More than any other season, autumn is a sad reminder that time is fleeting. The sun recedes earlier, the leaves turn color, and, despite the fact that we “fall behind” on our clocks, it’s a cruel deception: No one can cheat time.
This playlist includes some songs of regret and time lost, but other tunes exhort us to make the most of the precious hours we have.
“Autumn Leaves,” Barbra Streisand // Accompanied by a solo violin and sung partly in French and English, Streisand carves out a singular version of this oft-recorded melancholy ode, making it sound more like an art song than a pop tune. From her 1966 album Je m’appelle Barbra.
“September Song,” Lotte Lenya // This haunting number by Kurt Weill, with lyrics by Maxwell Anderson, has been covered by countless crooners, but the interpretive honors go to Weill’s widow, Lenya. The minor key is wedded elegantly to somber lyrics: “Oh it’s a long, long while/From May to December/But the days grow short/When you reach September.”
“Who Knows Where the Time Goes,” Sandy Denny // This lovely, pensive song gained renown when composer/singer Denny was with the band Fairport Convention. But her solo rendition is even more alluring. Against a soft guitar, her expressive soprano in the opening lines is heartbreakingly sad: “Across the evening sky/All the birds are leaving.”
“Autumn in New York,” Dawn Upshaw // Songs about autumn are often about resignation, but this one by Vernon Duke (music and lyrics) salutes the season in grand, unforgettable fashion: “Autumn in New York/Why does it seem so inviting?/Autumn in New York/It spells the thrill of first-nighting.”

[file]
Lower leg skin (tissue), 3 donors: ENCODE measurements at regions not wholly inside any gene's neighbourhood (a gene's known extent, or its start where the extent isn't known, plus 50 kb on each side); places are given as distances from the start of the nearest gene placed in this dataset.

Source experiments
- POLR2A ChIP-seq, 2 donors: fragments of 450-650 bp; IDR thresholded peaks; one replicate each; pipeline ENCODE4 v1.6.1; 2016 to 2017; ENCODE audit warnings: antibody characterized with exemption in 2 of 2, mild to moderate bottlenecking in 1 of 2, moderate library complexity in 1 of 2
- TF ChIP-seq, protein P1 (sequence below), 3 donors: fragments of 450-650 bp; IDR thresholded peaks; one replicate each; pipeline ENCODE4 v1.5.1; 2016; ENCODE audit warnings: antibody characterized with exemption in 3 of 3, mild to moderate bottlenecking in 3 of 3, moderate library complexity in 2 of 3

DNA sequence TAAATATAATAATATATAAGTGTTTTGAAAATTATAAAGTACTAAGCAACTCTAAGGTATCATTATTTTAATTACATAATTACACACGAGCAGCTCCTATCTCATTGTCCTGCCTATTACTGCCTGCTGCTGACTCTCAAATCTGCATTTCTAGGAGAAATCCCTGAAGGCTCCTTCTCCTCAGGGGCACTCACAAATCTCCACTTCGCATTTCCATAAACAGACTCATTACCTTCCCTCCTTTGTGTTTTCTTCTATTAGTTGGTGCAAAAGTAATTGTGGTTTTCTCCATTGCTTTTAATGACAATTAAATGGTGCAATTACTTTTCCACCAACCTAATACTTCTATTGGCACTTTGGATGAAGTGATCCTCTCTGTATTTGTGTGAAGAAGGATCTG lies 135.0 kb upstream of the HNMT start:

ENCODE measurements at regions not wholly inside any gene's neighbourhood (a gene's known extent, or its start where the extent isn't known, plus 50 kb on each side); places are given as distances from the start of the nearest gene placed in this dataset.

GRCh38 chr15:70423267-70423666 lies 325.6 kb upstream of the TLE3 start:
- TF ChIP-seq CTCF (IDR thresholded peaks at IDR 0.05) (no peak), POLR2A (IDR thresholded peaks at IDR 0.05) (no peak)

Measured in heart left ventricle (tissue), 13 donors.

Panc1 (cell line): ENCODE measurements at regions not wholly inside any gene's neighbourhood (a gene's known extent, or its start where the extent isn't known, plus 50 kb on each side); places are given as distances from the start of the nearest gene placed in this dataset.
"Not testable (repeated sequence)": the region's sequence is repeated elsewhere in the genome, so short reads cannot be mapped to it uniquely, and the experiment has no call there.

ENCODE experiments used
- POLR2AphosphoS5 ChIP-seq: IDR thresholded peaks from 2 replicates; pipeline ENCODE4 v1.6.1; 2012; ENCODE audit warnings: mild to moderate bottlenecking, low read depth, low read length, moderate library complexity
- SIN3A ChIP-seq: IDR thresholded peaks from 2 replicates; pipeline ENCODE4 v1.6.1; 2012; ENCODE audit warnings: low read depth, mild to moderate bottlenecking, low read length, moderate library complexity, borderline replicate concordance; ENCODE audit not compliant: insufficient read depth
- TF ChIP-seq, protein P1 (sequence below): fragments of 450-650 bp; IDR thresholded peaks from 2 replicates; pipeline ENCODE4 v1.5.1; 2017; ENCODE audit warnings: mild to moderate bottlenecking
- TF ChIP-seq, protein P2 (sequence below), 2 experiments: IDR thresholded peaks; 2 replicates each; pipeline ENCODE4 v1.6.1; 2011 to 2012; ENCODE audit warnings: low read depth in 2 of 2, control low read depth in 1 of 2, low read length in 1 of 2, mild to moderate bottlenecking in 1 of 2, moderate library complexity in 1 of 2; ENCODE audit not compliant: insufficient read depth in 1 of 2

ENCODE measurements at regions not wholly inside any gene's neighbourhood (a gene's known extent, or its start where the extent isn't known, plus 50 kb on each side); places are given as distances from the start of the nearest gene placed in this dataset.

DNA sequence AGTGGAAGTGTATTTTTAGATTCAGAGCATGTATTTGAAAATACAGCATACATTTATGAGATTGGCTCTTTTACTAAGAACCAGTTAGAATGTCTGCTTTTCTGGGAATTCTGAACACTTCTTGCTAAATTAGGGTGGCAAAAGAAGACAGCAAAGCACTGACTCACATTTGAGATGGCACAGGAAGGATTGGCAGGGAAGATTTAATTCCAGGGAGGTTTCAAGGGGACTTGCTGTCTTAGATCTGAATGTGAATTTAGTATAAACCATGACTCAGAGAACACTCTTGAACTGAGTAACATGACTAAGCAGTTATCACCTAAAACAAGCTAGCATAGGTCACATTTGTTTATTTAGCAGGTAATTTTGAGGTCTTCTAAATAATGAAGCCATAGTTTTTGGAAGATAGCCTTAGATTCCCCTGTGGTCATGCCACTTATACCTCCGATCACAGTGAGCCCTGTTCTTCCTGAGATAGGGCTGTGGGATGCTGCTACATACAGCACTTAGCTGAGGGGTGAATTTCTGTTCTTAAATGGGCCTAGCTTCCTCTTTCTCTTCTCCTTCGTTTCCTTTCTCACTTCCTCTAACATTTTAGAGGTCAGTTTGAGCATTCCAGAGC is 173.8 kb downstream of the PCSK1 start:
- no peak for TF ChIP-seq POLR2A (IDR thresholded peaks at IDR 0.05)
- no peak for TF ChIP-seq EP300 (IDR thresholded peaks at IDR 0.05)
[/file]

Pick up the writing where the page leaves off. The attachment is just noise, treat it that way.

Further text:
“Among My Souvenirs,” Judy Garland // Forget that popular but dreadful version by Connie Francis. Garland invests this reflective song with a thousand times more emotion, and the tempo is much slower, allowing her to drain every drop of feeling from the wistful melody. There’s a catch in her voice when she delivers the last lines with piercingly sad vulnerability: “And as the teardrops start/I find a broken heart/Among my souvenirs.” From her superb 1957 Capitol album, Alone.
“Harvest Moon” Neil Young // This fetching number is all about the joys of autumnal love, spent in the glow of moonlight: “But there’s a full moon risin’/Let’s go dancin’ in the light/We know where the music’s playin’/Let’s go out and feel the night.” The song is from the acoustic album of the same name.
“September in the Rain,” Dinah Washington // Dating from 1937, this Harry Warren-Al Dubin standard about a fondly remembered September romance still has staying power. Performers as diverse as Doris Day and the Beatles have recorded it, but Washington’s version is among the best. “The leaves of brown/Came tumblin’ down, remember/That September in the rain.”
“Speak Low,” Mario Lanza // The Kurt Weill standard, from the musical One Touch of Venus, beseeches lovers to live in the moment: “Time is so old and love so brief/Love is pure gold and time a thief,” delivered with stirring urgency by the golden voice of tenor Lanza.
“Longing/Love,” George Winston // Winston’s albums devoted to the seasons can sound contrived, but that’s not to suggest there’s not worthwhile music on them. From his 1980 solo piano album Autumn, this cut, like the rest of the recording, evokes the fall’s shimmering play of light and shadow, as well as romantic yearning.